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Contemporary Drawing Show

This show is required viewing for art and architecture students & teachers, set and graphic designers, operations managers and system thinkers, as well as artists.

In the hustle and bustle of back-to-school and the start-up of the social, charitable events carousel, I completely missed the opening of "Notations: Contmeporary Drawing as Idea and Process".

This exhibit at The Mildred Lane Kemper Art Museum, 09/14/12-01/07/13, showcases sixty works by 39 artists, 1/3 of them females.

"Drawn" from the collection of Sally and Wynn Kramarsky and works donated by them to MOMA (Museum of Modern Art, New York), the works illustrate innovations in drawing from the late 1950's through 1970's to the present.

The exhibit is divided into two themes: "Repetitive Drawings and Serial Systems" and "Presentation Drawings and Proposals". All of the works show process-oriented representations.

The works highlight seminal creations in the genres of Minimalism, Post-minimalism, Conceptual Art, as well as presentation drawings/proposals. Several works shatter the boundaries between drawing as representation and drawing as process.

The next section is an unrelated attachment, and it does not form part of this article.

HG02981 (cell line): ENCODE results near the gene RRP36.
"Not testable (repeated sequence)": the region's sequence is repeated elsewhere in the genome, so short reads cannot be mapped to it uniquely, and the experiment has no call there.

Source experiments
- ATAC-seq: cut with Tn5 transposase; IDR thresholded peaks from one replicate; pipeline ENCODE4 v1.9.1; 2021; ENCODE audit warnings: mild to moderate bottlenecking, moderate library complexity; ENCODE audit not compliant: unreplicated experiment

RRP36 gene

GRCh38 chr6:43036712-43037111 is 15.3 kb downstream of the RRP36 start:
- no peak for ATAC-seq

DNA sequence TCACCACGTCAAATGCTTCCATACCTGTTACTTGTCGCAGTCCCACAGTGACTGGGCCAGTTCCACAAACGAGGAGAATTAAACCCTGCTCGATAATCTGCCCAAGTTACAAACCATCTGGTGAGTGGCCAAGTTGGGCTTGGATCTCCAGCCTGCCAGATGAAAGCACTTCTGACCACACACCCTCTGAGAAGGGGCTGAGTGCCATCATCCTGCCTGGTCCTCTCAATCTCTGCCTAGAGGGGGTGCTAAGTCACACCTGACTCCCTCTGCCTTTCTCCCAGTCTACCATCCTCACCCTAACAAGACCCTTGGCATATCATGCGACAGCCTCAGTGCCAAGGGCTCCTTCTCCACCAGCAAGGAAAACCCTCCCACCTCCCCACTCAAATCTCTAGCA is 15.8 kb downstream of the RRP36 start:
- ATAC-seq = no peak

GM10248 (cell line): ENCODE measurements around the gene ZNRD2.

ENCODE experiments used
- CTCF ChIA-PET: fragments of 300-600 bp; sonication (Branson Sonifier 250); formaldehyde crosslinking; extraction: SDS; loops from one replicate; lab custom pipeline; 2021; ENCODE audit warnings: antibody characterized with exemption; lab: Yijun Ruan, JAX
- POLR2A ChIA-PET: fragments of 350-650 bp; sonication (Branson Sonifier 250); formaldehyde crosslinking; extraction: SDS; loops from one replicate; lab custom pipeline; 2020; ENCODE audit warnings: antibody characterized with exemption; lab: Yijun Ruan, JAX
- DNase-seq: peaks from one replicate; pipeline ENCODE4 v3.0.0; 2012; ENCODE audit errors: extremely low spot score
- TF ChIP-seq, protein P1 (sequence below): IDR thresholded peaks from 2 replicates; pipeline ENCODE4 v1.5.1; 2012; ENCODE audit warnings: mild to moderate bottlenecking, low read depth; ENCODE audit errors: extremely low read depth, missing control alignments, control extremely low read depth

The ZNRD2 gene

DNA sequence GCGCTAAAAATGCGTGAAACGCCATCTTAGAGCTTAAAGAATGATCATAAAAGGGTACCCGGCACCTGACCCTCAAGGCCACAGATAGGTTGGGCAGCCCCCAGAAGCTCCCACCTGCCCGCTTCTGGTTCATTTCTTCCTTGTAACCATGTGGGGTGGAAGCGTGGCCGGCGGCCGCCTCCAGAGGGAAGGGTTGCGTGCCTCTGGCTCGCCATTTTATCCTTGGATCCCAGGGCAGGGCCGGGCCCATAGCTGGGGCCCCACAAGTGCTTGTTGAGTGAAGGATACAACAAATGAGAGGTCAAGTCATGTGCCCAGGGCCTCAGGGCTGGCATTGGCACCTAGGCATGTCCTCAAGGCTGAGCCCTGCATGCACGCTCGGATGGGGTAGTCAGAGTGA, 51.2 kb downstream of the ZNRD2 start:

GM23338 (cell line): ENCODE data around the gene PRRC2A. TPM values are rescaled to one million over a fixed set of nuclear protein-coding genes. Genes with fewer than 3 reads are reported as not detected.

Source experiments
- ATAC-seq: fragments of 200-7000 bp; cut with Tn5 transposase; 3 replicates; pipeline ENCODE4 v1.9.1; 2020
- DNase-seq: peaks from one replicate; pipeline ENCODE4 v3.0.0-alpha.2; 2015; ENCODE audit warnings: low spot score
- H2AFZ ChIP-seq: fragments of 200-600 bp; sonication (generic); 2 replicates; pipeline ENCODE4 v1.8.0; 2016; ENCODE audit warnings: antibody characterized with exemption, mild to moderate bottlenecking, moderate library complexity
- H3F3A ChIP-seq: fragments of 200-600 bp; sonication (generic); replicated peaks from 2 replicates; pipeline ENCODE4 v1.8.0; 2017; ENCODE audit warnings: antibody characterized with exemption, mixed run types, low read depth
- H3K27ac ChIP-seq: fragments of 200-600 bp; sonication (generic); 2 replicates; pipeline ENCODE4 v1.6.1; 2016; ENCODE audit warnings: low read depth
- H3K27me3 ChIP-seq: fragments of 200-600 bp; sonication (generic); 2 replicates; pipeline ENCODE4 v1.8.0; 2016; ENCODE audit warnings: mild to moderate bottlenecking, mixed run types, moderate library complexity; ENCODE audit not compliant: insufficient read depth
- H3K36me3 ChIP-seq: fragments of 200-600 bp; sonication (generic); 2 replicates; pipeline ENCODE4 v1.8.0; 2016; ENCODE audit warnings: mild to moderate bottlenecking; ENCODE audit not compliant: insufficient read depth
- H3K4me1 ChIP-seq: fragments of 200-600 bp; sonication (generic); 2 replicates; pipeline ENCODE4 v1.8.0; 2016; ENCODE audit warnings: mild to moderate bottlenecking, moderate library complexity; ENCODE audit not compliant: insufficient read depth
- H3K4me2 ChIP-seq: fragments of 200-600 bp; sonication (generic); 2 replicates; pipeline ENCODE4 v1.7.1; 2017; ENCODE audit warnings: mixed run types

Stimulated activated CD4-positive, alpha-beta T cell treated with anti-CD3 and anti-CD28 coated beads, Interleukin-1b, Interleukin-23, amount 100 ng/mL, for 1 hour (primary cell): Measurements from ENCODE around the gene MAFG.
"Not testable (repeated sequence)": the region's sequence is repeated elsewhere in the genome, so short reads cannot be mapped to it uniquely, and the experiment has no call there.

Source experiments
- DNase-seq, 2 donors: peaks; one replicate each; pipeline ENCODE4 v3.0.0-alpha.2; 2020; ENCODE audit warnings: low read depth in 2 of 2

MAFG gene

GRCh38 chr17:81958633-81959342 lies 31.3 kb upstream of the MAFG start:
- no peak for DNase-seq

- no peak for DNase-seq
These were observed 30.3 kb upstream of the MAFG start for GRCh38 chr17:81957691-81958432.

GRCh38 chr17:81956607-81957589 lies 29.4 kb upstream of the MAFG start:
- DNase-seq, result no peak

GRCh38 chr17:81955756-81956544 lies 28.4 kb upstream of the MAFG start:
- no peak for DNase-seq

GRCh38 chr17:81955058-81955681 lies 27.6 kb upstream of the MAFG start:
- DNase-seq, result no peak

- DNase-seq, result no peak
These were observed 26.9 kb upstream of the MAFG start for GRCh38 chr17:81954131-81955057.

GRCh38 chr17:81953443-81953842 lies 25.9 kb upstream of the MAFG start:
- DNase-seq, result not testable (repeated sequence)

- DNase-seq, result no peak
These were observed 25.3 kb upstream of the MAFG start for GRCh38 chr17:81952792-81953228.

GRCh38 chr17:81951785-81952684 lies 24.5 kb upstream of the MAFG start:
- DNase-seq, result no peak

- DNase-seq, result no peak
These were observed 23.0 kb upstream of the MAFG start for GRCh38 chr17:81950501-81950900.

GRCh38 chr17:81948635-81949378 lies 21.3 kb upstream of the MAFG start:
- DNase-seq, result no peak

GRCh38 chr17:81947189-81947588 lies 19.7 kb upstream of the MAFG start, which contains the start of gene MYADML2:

One of these is Christine Hiebert's "Untitled (2002)", blue tape on paper, 13 7/8" by 16 3/4". Another is Allyson Strafella's "factor (2007)", innumerable typed colons transferred from carbon paper onto paper, 13 5/8" by 10 5/8". Ms Strafella gives the Artist Talk on Wednesday, November 14, 2012, at 5:00p.m. and discusses her work in the context of "Notations".

Dan Flavin and Richard Serra are two other artists represented in the show, although Serra's drawing is post-facto after his federal sculpture in New York City was ordered destroyed.

Robert Smithson's, "Bingham Copper Mining Pit---Utah Reclamation Project, 1973" is another gem. This was his plan for a huge green-scape land-as-art project, sort of a reverse Cahokia Mound. The mining company never gave permission for it, so all we have of the idea is a 20" x 30" wax pencil on plastic tape overlay on a photograph of the mine.

"Notations" while somewhat conceptual and cerebral is well worth seeing. The Mildred Lane Kemper Museum is free and open to the public daily (except Tuesday), 11 a.m.- 6 p.m. Late hours go until 8 p.m. on Fridays. The Museum is easily accessed from Skinker/Forest Park stop of Metrolink.

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